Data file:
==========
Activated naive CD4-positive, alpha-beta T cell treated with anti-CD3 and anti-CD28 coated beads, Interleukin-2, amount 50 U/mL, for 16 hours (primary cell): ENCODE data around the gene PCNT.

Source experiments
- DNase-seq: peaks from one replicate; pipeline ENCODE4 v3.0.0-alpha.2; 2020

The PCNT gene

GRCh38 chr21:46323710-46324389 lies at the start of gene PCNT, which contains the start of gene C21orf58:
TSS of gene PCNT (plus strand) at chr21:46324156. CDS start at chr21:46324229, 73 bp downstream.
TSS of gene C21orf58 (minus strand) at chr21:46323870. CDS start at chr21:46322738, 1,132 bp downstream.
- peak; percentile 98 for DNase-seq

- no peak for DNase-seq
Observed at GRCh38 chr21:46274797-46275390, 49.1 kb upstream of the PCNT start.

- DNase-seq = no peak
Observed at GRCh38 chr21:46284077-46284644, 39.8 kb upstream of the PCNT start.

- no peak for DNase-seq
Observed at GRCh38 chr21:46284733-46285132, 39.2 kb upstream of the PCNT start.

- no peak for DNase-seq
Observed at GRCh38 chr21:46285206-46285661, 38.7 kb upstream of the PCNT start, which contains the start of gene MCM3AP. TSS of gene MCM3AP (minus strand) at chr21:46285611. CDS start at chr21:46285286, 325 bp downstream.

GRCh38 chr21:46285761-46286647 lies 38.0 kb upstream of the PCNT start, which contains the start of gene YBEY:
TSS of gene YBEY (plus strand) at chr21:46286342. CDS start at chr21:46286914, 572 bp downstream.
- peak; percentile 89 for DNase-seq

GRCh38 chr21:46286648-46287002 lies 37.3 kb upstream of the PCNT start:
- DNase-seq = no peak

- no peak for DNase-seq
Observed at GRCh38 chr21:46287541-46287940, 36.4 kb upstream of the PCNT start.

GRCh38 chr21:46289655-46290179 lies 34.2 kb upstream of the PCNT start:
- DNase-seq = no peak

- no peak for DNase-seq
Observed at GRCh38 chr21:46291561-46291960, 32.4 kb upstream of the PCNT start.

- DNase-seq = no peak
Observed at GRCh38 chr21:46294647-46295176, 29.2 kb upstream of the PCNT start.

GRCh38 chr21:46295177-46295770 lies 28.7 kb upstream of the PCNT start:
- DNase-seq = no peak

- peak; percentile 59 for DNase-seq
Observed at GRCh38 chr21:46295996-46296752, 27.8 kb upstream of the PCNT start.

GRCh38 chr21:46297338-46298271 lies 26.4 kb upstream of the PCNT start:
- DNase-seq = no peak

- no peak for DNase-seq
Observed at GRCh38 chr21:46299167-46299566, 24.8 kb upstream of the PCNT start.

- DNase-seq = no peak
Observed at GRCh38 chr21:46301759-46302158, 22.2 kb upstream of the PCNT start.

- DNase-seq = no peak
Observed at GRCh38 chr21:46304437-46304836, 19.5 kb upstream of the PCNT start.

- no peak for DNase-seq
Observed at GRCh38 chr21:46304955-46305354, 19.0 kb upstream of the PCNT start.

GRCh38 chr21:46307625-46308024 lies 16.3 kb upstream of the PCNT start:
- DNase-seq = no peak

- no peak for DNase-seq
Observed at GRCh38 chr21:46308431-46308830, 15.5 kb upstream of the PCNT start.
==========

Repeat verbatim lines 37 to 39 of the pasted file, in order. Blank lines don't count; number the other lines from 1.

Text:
Observed at GRCh38 chr21:46299167-46299566, 24.8 kb upstream of the PCNT start.

- DNase-seq = no peak
Observed at GRCh38 chr21:46301759-46302158, 22.2 kb upstream of the PCNT start.